Currency risk biggest headache for small importers and exporters following EU vote

UK SME's trading in foreign currencies disadvantaged to the tune of £70,000 each

More than two-thirds of UK SMEs trading in foreign currencies say that they have been financially disadvantaged due to currency volatility sparked by the EU referendum, according to a new study by leading SME partner, Bibby Financial Services (BFS).

Findings of the ‘Trading Places’ report reveal that 67 per cent of businesses with foreign exchange requirements say they have been adversely affected by currency volatility in the past 12 months, with an estimated financial impact of £69,669 each.

Michael McGowan, Managing Director for Foreign Exchange at BFS, said: “By far the greatest challenge facing SMEs importing and exporting is currency volatility, sparked by the EU referendum and ongoing Brexit negotiations.

“While there is a common perception that a weaker pound benefits exporters, our findings challenge this binary narrative. Importing and exporting are not mutually exclusive and more than a quarter of SMEs that import sell finished goods or component parts overseas.

“As such, often importers and exporters are equally exposed to currency volatility and wider economic uncertainty.”

The research found that currency volatility is the biggest challenge faced by UK importers and exporters today. Other key challenges for exporters include paperwork and administration, and logistics management. For importers, logistics and managing duty, VAT and freight payments were the main issues.

Despite currency volatility featuring as the top concern for both importers and exporters, research found that almost a quarter of SMEs trading overseas (23%) have never reviewed their foreign exchange arrangements to see if they could better protect themselves against future volatility.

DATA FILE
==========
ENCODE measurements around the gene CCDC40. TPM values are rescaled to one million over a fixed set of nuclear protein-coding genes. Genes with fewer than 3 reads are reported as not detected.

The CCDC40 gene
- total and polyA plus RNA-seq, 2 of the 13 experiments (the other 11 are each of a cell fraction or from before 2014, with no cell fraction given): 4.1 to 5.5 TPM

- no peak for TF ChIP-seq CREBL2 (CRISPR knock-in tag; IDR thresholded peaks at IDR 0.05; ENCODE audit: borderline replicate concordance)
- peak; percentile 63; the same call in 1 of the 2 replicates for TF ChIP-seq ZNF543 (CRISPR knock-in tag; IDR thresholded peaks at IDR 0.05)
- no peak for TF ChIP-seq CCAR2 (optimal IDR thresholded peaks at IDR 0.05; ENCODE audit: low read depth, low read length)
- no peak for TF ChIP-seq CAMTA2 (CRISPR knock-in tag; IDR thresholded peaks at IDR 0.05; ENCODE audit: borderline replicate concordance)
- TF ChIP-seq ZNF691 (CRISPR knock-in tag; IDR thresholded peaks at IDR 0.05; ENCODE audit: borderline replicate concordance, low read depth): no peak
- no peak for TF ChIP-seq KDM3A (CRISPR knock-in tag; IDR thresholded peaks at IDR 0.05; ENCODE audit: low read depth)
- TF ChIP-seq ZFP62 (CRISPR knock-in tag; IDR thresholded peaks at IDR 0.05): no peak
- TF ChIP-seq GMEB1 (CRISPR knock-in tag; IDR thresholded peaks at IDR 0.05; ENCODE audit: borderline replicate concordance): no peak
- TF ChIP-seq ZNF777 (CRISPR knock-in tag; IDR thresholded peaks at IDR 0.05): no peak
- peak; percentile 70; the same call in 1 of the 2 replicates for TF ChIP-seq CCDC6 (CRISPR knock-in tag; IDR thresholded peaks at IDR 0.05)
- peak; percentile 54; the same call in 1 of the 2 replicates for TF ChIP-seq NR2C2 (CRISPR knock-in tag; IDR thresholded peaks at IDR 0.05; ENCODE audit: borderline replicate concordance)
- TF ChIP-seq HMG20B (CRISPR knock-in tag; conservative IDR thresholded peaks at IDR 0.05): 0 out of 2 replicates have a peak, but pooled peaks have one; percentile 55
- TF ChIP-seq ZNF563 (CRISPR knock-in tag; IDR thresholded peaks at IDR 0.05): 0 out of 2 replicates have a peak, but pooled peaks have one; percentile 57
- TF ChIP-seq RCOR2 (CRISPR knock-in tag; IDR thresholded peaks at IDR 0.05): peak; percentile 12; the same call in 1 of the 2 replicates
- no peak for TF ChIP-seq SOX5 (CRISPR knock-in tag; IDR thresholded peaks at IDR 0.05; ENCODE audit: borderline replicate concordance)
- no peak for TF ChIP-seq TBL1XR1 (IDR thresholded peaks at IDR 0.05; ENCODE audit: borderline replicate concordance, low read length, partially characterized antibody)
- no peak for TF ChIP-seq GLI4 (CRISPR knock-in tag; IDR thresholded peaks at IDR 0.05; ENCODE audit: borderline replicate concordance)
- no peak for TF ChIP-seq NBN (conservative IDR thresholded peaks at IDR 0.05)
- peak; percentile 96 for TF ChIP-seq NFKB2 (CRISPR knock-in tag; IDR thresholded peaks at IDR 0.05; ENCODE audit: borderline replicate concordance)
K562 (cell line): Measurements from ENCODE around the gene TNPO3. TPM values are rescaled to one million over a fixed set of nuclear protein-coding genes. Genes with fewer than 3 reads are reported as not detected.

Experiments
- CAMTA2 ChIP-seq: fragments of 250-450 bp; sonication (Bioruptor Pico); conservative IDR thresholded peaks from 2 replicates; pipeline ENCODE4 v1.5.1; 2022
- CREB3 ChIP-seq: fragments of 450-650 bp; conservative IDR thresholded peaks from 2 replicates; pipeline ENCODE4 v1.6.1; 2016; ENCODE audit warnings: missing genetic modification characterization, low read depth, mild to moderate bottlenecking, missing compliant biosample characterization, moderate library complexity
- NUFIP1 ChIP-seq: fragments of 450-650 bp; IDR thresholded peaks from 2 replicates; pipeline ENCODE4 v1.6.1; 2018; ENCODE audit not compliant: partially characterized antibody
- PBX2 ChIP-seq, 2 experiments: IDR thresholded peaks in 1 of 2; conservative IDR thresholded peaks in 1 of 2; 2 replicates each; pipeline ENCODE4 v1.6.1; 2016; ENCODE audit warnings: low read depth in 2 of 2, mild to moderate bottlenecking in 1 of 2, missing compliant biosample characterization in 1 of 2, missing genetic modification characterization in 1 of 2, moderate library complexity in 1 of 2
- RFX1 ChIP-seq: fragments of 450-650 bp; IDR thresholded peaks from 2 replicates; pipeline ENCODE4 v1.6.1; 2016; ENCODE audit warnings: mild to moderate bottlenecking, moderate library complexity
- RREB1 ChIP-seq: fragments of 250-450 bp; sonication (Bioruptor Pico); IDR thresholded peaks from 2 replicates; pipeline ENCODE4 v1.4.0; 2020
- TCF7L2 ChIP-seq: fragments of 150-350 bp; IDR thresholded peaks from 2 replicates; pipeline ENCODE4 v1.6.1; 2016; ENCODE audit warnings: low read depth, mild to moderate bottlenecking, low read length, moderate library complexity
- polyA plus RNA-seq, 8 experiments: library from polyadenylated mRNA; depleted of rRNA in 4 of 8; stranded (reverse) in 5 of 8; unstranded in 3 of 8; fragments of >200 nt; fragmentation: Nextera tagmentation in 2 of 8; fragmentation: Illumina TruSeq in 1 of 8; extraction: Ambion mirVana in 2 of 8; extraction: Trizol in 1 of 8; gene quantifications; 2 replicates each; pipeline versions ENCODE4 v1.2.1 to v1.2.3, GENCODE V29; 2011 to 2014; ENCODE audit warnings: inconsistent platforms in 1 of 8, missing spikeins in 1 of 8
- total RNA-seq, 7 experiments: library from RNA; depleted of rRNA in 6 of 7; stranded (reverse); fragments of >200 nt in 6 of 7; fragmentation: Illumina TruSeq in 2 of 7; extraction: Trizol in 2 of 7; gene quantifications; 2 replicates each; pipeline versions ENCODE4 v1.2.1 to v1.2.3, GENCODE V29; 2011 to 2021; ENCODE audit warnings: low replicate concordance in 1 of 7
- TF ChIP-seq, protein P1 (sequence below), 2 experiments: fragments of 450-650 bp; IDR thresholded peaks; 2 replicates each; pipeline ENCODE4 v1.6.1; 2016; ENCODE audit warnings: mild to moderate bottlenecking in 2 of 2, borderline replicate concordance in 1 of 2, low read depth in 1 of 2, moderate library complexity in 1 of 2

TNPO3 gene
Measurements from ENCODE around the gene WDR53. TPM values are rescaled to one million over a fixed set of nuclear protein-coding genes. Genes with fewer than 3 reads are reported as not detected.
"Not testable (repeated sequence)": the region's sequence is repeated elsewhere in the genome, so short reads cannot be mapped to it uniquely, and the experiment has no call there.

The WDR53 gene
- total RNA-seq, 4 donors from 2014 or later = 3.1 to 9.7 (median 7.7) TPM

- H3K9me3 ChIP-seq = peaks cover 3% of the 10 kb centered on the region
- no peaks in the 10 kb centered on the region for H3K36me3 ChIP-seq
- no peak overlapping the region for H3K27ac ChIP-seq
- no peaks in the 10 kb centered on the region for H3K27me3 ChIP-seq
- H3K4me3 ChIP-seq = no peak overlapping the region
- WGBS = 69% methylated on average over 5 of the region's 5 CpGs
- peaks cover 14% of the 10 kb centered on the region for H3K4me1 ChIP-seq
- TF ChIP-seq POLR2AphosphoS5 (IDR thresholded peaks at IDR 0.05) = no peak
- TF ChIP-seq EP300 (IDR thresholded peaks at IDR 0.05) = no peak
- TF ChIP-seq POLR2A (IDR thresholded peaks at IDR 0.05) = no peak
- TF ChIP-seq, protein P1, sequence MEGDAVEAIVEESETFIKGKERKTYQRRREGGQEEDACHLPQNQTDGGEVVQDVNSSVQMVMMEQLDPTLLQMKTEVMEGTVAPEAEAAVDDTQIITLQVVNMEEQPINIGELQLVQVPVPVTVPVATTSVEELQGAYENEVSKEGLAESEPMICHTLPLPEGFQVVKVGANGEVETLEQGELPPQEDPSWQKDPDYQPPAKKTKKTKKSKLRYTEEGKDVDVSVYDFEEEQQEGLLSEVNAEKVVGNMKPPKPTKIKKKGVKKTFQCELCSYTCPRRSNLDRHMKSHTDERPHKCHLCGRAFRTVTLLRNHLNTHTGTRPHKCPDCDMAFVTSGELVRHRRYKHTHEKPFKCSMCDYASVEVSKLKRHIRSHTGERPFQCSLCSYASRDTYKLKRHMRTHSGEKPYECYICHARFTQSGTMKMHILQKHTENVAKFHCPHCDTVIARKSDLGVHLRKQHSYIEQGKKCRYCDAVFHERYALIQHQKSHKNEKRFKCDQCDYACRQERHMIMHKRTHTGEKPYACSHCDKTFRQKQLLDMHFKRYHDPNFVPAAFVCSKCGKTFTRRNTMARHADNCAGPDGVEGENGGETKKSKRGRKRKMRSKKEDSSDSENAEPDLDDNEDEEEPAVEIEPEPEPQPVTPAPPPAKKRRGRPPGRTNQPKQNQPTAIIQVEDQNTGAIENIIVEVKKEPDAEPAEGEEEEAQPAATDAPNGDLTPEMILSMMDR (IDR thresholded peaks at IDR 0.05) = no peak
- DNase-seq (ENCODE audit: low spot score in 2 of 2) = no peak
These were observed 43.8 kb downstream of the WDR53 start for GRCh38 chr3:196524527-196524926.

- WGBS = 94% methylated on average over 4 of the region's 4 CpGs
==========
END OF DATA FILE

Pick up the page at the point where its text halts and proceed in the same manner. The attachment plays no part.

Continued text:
Michael McGowan added: “No matter how big or small they may be, managing currency risk in today’s economic environment is vital.

“The businesses that will be successful in the long-term are those that are planning ahead and thinking strategically about how they can protect profit margins. We have seen examples where businesses have been able to avoid losing hundreds of thousands of pounds, by locking-in future contracts.”

Andrew Shepherd, Managing Director at ABP Technology  said: “Volatility is something that we are always having to tackle as a business that both imports and exports. We primarily trade in the U.S. dollar and are increasingly working with our customers to buy directly from China to reduce our currency exposure.

Findings of the report also reveal the top import and export destinations. China, U.S. and France are top import markets amongst UK SMEs, while U.S., Germany and France were seen as the top export destinations.

Posted on 5 December 2017

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